And, so, Abba Gerasimos was beside the river Jordan when a distressed lion approached him. The lion had an inflamed paw. The elder simply lanced the paw and extracted a reed point, before cleaning and bandaging the wound. The lion, as John Moschus tells us in his Pratum Spirituale, became a “noble disciple” of Gerasimos. Of course, this meant giving up his usual diet. John Moschus tells the whole story:
… The fathers used to hand the ass over to the lion, to pasture it on the banks of the Jordan. One day when the ass was being pastured by the lion, it went away some distance. Some camel-drivers on their way from Arabia found the ass and took it away to their country. Having lost the ass, the lion came back to the lavra and approached Abba Gerasimos, very downcast and dismayed. The Abba thought that the lion had devoured the ass. He said to it: “Where is the ass?” The beast stood silent, hanging its head, very much like a man. The elder said to it: “Have you eaten it? Blessed be God! From henceforth you are going to perform whatever duties the ass performed.” From that time on, at the elder’s command, the lion used to carry the saddlepack containing four earthenware vessels and bring water.
One day an officer came to ask the elder for his prayers; and he saw the lion bringing water. When he heard the explanation, he had pity on the beast. He took out three pieces of gold and gave them to the leaders, so that they could purchase an ass to ensure their water supply and that the lion might be relieved of this menial service. Sometimes after the release of the lion, the camel-driver who had taken the ass came back to the Holy City to sell grain and he had the ass with him. Having crossed the holy Jordan, he chanced to find himself face to face with the lion. When he saw the beast he left his camels and took to his heels. Recognizing the ass, the lion ran to it, seized its leading rein in its mouth and led away, not only the ass but also the camels. It brought them to the elder, rejoicing and roaring at having found the ass which it had lost. The elder had thought that the lion had eaten the ass, but now he realized that the lion had been falsely accused. He named the beast Jordanes and it lived with the elder in the lavra, never leaving his side, for five years.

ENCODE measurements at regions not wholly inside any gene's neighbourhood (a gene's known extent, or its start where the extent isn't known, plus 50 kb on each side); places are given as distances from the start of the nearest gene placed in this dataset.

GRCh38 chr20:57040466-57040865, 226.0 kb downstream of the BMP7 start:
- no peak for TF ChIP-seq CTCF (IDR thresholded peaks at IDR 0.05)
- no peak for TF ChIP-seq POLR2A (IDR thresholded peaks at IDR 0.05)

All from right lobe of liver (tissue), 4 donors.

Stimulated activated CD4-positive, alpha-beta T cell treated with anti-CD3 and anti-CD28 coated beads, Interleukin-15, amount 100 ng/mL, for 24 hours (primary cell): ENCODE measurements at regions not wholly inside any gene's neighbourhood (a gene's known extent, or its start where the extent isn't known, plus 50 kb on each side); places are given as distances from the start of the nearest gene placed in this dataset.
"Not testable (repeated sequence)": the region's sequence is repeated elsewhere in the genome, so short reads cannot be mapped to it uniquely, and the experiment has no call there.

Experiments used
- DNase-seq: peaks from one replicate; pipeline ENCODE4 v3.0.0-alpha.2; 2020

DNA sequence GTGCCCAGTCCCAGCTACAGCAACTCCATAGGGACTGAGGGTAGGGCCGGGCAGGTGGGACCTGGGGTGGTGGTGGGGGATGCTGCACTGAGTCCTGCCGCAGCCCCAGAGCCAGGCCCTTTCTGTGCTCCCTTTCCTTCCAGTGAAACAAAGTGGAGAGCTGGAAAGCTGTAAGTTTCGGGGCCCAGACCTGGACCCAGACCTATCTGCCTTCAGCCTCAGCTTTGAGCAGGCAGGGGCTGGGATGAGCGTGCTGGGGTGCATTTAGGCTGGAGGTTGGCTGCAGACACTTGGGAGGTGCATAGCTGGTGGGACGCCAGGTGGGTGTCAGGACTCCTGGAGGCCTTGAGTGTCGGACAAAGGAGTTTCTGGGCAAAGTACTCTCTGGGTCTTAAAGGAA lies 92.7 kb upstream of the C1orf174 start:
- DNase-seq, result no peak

When Gerasimos goes to his reward, the lion, a perfect disciple, does not outlive his master. What is the point of this story? The transformation of a wild beast into a postulant content with a diet of bread and boiled vegetables is a sign that, through the holy monks, the Peaceable Kingdom is becoming real. The story, Professor Leyerle reminds us, is not about an unusual or touching animal. It is rather about the surprising effects of one monk’s refusal to entertain the usual attitude of domination or other poisonous human passions. John Moschus clarifies, “This happened, not because the lion had a rational soul, but rather … to show how subordinate the beasts were to Adam before he misunderstood the commandment and fell from the luxury of paradise.” There happen to be stories of more unsuccessful monastic experiments with lions that tell us the same thing. Cyril of Scythopolis writes about a monk named Flavius and another lion charged with pasturing an ass. Unfortunately, Flavius falls into fornication. Cyril says, “On the very same day, the lion ripped the ass apart and made it his food. On discovering this, Flavius realized that his own sin was the cause of the ass’s being eaten.”
So, vegetarianism was a way for desert monks to separate from society and create solidarity without having to accept the rules of communal life that seemed to depend on obedience and subordination. Vegetarianism might have connoted the rejection of a hierarchical order which placed some beings in complete subordination, worthy to be raised only for slaughter. It certainly meant the rejection of violence and the darker human passions. Finally, through friendship with rather than the dominance of animals, the desert monks show us the concreteness of Isaiah’s vision of a Peaceable Kingdom.
While I might still advise staying away from lions, let me quote Professor Leyerle a final time: “In conclusion, then, the complex relationship of early Christian ascetics to animals is fundamentally determined by an ethic of restraint rather than of domination.” I would suggest that this ethic, however imperfect and seemingly impractical, has much to teach us – perhaps now more than ever.